Wednesday, November 16, 2016

Concrete Poetry in Prose


Concrete poetry is fun to write and read. Consisting of words placed on a page in order to create an image that illuminates the meaning of words, a concrete poem is like an illustrated text.

Classic examples of concrete poetry are difficult to recreate (at least for me), but there is one available for viewing at this link. There is also a fine book that makes use of the principle behind concrete poetry, and that book is Billy Lynn’s Long Halftime Walk by Ben Fountain.

Photo Courtesy of Al Griffin Photography
Billy Lynn is in the company of Bravo Squad, temporarily reassigned to the U. S. for a heroes’ tour after their bravery was a feature on the nightly news. Impressed, the nation filters their actions through the lens of John Wayne and Audie Murphy and honors their sacrifice.

As Bravo marches into and out of fine dining rooms, on the stage for halftime shows at a football game, and ballrooms where rich and powerful people gather, they hear the same words floating above them, surrounding them, growing louder and fading. These words include courage, written as curraj; 9-11, overheard s nina leven; terror rendered as terrRr; service elongated as sssserrrRRRrvvviccce; and democracy as dih-mock-cruh-see. These words are usually placed on the page in the smallest of small fonts with blank space above, below, left, and right, suggesting they are part of the air, the atmosphere, and jargon of the day. More important, they represent the inexperience of men and women who’ve never crouched or dared bullets to find their hearts.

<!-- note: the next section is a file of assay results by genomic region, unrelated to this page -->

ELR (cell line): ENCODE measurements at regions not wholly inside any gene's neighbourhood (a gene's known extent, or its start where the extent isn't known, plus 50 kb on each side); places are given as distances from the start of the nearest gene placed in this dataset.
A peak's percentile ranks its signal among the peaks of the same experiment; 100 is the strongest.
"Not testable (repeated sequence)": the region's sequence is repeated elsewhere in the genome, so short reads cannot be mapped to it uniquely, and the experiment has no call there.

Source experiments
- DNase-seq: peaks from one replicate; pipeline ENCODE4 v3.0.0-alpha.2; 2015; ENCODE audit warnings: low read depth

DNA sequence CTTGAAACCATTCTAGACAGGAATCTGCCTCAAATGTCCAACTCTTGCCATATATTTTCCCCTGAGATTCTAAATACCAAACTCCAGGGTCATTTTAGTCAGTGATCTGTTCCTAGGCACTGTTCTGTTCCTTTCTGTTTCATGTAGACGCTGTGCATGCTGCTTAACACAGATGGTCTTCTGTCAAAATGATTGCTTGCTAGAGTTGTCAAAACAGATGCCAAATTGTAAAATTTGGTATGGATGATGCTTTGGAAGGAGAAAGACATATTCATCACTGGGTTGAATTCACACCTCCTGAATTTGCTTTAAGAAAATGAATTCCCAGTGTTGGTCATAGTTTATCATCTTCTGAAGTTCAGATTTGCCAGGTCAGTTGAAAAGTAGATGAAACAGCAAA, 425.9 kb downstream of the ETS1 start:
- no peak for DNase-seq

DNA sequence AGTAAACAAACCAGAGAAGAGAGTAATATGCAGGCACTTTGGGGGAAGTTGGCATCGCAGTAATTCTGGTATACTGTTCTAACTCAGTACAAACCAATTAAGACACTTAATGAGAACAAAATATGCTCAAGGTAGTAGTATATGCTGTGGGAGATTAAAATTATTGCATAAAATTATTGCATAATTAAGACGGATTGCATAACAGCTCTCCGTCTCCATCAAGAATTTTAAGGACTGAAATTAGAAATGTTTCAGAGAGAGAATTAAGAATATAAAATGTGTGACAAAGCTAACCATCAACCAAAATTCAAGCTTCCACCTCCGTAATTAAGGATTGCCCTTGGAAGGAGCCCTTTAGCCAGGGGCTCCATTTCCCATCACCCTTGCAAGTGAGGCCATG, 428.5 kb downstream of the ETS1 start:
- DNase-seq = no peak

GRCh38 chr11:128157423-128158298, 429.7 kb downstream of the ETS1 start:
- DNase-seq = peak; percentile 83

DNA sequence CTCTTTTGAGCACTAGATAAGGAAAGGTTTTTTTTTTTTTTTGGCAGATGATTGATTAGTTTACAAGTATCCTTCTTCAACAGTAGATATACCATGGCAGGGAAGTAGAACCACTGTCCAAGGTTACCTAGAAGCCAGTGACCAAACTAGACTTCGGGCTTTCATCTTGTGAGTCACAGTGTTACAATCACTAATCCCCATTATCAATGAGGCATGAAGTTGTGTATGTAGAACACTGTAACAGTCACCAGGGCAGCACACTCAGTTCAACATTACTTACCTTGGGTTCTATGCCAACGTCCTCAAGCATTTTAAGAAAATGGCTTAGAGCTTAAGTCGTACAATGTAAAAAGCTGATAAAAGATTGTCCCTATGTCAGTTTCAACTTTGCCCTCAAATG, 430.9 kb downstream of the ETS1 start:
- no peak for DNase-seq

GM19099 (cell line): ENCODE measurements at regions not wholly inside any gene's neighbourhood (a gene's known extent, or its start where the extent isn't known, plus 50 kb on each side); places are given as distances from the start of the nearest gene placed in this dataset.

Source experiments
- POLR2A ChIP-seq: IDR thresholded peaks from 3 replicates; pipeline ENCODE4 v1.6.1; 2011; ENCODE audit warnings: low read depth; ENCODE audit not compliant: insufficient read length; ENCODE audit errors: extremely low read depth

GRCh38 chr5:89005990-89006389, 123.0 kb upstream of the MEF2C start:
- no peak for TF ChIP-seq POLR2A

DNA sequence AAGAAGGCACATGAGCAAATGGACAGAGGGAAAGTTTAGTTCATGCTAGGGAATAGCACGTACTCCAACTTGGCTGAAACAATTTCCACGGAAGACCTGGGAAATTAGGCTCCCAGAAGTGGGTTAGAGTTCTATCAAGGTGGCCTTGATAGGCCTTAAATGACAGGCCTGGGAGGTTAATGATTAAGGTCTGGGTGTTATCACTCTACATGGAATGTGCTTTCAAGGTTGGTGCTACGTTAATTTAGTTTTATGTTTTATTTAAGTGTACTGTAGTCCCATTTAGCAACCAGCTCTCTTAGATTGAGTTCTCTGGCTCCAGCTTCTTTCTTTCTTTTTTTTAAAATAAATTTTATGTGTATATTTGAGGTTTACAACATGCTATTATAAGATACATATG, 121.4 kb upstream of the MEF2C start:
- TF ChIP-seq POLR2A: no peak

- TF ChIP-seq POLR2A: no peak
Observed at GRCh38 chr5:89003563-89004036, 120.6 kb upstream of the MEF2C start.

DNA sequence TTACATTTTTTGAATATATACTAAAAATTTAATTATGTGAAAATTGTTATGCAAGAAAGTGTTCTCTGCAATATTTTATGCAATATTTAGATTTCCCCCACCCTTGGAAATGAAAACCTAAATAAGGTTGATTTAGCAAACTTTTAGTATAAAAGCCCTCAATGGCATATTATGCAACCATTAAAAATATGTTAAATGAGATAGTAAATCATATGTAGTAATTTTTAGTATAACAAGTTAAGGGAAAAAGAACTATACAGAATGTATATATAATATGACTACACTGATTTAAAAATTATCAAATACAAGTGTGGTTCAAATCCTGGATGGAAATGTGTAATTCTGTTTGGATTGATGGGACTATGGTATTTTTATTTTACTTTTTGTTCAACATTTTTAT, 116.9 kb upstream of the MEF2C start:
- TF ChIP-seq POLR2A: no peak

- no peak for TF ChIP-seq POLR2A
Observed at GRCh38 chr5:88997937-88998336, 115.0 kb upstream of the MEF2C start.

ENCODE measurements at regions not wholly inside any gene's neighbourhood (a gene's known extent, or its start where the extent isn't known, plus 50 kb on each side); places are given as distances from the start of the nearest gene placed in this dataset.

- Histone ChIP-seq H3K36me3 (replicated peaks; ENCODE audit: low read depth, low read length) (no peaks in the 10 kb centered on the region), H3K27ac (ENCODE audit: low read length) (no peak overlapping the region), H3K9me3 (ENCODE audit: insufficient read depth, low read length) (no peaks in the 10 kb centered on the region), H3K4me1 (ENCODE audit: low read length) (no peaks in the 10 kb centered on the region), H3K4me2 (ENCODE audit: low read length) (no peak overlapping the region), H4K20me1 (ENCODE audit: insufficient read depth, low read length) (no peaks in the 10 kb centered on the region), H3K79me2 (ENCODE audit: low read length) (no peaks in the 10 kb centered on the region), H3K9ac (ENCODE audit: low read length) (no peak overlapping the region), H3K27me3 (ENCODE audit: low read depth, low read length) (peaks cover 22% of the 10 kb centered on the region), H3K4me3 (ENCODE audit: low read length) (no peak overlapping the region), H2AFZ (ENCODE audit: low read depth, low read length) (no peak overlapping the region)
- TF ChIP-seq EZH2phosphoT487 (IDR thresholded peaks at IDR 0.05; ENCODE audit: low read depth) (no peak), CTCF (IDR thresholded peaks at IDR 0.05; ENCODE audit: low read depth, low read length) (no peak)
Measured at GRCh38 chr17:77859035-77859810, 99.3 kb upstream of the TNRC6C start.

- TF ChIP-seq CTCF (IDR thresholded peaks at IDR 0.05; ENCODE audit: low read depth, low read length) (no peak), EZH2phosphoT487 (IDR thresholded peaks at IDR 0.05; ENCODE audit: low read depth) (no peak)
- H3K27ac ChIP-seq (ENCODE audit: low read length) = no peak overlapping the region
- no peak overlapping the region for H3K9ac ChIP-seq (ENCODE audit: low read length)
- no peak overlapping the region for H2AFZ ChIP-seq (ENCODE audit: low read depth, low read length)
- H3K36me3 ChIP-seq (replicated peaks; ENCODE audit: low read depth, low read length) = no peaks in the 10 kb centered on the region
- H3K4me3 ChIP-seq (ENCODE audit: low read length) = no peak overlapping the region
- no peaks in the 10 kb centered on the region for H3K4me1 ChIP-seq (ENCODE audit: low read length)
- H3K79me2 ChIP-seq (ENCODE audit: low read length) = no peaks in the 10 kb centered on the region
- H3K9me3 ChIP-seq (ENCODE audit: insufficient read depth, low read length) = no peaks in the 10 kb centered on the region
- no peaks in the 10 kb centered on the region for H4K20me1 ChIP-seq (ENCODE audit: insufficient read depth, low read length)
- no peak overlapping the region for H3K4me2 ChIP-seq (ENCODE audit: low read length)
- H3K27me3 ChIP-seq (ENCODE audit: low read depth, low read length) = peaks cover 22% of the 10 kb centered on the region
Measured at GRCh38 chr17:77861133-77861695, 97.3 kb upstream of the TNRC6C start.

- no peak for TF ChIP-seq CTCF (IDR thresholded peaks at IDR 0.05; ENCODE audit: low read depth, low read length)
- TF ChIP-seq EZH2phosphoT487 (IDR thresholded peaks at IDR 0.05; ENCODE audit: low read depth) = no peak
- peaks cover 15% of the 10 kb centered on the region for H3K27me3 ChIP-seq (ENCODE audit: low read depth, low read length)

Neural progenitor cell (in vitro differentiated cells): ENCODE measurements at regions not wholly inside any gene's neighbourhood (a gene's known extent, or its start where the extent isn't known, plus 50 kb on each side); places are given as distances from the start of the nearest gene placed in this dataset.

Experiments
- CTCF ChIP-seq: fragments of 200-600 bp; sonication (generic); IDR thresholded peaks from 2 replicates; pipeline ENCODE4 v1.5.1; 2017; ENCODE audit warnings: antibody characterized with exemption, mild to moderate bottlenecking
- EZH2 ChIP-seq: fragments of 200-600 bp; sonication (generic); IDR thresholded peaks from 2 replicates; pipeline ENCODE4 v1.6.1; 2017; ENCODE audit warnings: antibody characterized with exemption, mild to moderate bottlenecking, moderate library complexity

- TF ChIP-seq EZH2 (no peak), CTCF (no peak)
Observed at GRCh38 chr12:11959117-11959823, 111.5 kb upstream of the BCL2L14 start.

For Billy Lynn and the other men in Bravo Squad, their motives include the School of No Other Choice. Billy dodged jail by enlisting. He who has actually ducked and dodged bullets knows sacrifice and noble causes have little to do with coming home after his tour of duty ends. Coming home or being carried out in a body bag is random; it’s fickle fortune at work. Billy knows courage has even less to do with his deeds, heroic or cowardly. Necessity pushes and pulls men; duty requires them to act and do. Courage isn’t pulling any strings.

So the words for motives and actions are small and fragmented to Billy. They are parsed until they carry no weight. They mean nothing to the men who must endure handshakes and banquets given by men who only imagine it is sweet and proper to die for one’s country (Wilfred Owen).

Reading Challenge:

Read Billy Lynn’s Long Halftime Walk by Ben Fountain.

Writing Challenge:

Write a concrete poem that illuminates Billy Lynn’s Long Halftime Walk by Ben Fountain.

Connye Griffin is My Writing and Editing Coach.
She is a free lance writer and writes for Our Eyes Upon Missouri.